Three Roadblocks to Congressional Ukraine Aid

Will Congress give President Barack Obama the Ukraine aid bill he’s requesting? Not right away.

On Wednesday -- with Ukrainian Prime Minister Arseniy Yatsenyuk sitting next to him in the Oval Office -- Obama urged Democrats and Republicans in Congress “to move quickly to give us the support that we need so that we can give the Ukrainian people the support that they need.”

But it probably won’t happen “quickly.”

The Ukraine loan-guarantee bill, which the House passed last week, differs from the measure OK’ed on Wednesday by the Senate Foreign Relations Committee.

The House and the Senate may not be able to negotiate a compromise until after Congress returns from its recess on March 24.

Three issues stand in the way of an agreement:

  • To help pay for Ukraine aid, the Senate Foreign Relations Committee bill included cuts to military spending. But House Armed Services Committee Chairman Buck McKeon opposes the cuts.
  • The House bill lacks the Senate bill’s asset freezes and visa bans directed at those who ordered or carried out the invasion of Ukraine, and those who ordered attacks on Ukrainian protesters who toppled the government of Viktor Yanukovich.
  • Finally, the Senate bill includes, but the House bill omits, changes in the operations and organization of the International Monetary Fund (IMF).

The IMF, composed of 188 member countries, provides emergency financing to troubled economies, such as Greece during its financial meltdown four years ago.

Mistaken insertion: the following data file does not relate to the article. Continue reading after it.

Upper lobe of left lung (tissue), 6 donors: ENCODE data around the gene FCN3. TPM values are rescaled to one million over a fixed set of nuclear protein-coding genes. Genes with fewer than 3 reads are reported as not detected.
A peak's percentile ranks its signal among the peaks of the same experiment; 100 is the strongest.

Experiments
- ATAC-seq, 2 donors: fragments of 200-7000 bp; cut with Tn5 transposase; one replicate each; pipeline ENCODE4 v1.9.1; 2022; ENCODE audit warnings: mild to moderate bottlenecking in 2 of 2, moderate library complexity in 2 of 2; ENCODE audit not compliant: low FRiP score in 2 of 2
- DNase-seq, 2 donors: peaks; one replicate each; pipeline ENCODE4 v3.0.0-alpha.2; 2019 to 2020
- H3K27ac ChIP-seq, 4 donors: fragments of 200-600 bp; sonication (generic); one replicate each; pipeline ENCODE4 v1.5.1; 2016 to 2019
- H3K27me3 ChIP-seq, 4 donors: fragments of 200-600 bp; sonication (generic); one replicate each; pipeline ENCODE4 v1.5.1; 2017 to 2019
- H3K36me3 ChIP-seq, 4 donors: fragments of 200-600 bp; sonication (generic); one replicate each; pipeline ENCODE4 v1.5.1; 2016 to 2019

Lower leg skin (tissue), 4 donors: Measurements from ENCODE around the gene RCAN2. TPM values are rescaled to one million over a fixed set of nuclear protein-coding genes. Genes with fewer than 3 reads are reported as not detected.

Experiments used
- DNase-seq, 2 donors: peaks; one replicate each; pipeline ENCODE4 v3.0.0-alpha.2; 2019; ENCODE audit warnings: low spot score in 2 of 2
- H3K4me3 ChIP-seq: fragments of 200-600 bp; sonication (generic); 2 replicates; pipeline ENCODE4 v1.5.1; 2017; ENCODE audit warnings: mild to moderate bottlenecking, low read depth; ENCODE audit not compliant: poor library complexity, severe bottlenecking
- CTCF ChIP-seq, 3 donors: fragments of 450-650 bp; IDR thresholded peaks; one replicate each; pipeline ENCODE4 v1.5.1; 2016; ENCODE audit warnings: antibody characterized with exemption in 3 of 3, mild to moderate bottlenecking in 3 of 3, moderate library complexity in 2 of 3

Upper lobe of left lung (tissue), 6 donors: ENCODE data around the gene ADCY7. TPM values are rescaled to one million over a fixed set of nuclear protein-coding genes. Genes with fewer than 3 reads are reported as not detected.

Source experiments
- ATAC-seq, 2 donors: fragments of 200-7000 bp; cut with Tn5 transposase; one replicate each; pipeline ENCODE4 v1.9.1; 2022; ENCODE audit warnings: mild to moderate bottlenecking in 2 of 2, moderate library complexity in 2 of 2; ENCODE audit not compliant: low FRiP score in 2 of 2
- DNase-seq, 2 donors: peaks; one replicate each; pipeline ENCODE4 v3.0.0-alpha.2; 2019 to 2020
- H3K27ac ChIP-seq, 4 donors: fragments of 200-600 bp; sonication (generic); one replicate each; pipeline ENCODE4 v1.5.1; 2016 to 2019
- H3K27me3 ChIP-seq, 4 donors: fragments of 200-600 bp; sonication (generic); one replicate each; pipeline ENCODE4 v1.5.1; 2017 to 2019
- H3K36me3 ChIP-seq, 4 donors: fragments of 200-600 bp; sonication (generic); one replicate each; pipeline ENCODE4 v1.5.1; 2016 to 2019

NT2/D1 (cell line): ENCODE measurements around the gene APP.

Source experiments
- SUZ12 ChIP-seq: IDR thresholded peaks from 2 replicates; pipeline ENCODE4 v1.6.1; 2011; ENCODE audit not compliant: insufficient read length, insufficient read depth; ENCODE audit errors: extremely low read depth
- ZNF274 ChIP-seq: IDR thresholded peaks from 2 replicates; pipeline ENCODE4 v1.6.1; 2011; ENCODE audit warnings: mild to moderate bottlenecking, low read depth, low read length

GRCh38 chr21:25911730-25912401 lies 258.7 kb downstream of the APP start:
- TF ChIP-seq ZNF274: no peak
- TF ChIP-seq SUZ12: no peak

The United States has agreed to provide $1 billion in loan guarantees to Ukraine. On top of that Ukraine is seeking $15 billion from the IMF.

In 2010 Obama agreed to changes in how the IMF operates – reforms which are mostly designed to reduce European overrepresentation in the IMF and to increase the clout of emerging market countries. But Congress has not yet OK’ed those reforms.

House Speaker John Boehner said at a press conference Thursday the IMF issue “has nothing at all to do with Ukraine.”

Boehner’s argument gets support from analysts Benn Steil and Dinah Walker at the Council on Foreign Relations, who say that the IMF has the money to lend Ukraine and that the IMF reforms aren’t necessary for the funding to flow.

But Sen. Chuck Schumer, D-N.Y., told reporters that passing the IMF reform was essential to the overall Ukraine package and that there was no good reason for Congress to block the IMF changes.

“I find it hard to believe that some of our colleagues on the other side of the aisle are blocking IMF funding,” Schumer said. “Here we have a big Goliath, Russia, and one of the ways they leverage the Ukrainian people away from their freedom is putting financial incentives on the table. If we can’t do that … what are we talking about in terms of the greatness of the United States?”

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